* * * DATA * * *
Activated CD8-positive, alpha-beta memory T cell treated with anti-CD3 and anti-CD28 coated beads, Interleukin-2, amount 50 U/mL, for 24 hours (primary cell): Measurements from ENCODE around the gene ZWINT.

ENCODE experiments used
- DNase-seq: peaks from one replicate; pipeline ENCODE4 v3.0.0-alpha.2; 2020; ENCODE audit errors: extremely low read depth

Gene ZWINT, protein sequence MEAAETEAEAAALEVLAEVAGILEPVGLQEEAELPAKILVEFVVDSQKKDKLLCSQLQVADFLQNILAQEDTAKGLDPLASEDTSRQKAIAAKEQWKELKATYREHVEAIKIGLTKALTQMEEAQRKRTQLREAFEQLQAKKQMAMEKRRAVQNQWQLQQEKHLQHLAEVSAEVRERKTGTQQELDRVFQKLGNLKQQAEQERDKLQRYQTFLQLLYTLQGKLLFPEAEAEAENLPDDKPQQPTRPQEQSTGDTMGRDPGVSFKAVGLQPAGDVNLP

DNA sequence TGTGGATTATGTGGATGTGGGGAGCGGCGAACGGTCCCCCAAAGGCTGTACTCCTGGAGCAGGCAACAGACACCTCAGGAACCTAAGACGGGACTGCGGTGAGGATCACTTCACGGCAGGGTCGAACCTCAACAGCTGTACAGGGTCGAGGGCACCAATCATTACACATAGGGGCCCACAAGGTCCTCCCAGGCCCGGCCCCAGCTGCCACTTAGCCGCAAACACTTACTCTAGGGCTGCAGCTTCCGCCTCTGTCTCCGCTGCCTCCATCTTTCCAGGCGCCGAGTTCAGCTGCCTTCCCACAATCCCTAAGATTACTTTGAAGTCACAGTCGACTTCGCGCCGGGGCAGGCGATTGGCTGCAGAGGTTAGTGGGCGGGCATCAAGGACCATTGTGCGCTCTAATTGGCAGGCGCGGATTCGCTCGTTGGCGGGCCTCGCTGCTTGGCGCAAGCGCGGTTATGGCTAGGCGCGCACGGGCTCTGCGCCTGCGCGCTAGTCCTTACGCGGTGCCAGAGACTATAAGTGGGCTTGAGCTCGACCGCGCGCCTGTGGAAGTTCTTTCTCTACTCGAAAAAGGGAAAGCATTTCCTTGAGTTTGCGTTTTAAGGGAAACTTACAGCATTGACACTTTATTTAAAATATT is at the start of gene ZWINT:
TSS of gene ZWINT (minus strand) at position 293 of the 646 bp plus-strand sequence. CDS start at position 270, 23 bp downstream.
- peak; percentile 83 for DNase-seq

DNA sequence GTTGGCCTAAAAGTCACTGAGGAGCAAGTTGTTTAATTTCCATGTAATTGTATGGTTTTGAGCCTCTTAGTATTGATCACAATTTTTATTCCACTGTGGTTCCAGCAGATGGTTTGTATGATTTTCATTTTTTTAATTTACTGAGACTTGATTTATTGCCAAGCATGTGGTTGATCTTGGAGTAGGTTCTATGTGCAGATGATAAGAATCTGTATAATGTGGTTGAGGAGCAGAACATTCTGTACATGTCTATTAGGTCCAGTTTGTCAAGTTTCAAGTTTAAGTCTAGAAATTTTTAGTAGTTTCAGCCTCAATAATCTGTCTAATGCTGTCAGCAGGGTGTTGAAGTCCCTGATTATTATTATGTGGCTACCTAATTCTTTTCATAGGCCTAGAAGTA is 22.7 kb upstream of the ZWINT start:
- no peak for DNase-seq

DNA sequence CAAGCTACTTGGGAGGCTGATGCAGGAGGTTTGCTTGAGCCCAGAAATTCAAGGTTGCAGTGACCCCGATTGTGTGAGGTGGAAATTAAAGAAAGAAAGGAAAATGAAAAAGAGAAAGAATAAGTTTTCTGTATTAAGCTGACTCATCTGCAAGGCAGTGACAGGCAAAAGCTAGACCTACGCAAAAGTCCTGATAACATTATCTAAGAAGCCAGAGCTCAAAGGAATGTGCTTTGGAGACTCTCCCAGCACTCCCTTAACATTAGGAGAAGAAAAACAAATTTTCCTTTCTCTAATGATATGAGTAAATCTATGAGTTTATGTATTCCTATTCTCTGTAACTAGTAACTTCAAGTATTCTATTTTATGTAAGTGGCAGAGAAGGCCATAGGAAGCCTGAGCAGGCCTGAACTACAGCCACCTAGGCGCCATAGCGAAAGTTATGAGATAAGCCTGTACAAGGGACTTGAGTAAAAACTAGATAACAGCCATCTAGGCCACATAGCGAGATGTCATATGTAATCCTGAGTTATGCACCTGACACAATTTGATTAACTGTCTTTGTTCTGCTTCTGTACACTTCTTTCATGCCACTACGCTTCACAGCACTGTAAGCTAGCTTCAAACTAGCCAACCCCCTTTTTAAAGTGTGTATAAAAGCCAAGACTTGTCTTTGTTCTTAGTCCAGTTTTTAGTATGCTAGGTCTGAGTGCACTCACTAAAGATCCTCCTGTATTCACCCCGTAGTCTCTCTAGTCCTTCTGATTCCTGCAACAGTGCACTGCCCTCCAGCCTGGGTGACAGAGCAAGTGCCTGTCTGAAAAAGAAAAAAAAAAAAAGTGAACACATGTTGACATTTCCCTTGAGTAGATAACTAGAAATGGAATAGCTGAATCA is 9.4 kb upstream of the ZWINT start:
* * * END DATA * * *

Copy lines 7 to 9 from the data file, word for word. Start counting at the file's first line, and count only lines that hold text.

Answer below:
- peak; percentile 83 for DNase-seq

DNA sequence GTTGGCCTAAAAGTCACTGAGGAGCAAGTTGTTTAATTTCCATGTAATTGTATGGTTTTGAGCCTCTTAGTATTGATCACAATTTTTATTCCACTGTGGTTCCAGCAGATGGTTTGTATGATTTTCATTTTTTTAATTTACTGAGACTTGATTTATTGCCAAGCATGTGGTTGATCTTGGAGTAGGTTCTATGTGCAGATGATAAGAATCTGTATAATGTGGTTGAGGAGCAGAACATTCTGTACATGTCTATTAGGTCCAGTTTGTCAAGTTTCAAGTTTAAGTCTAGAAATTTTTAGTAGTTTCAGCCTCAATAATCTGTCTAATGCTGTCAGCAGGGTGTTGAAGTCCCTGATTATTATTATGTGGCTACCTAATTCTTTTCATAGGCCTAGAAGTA is 22.7 kb upstream of the ZWINT start:
- no peak for DNase-seq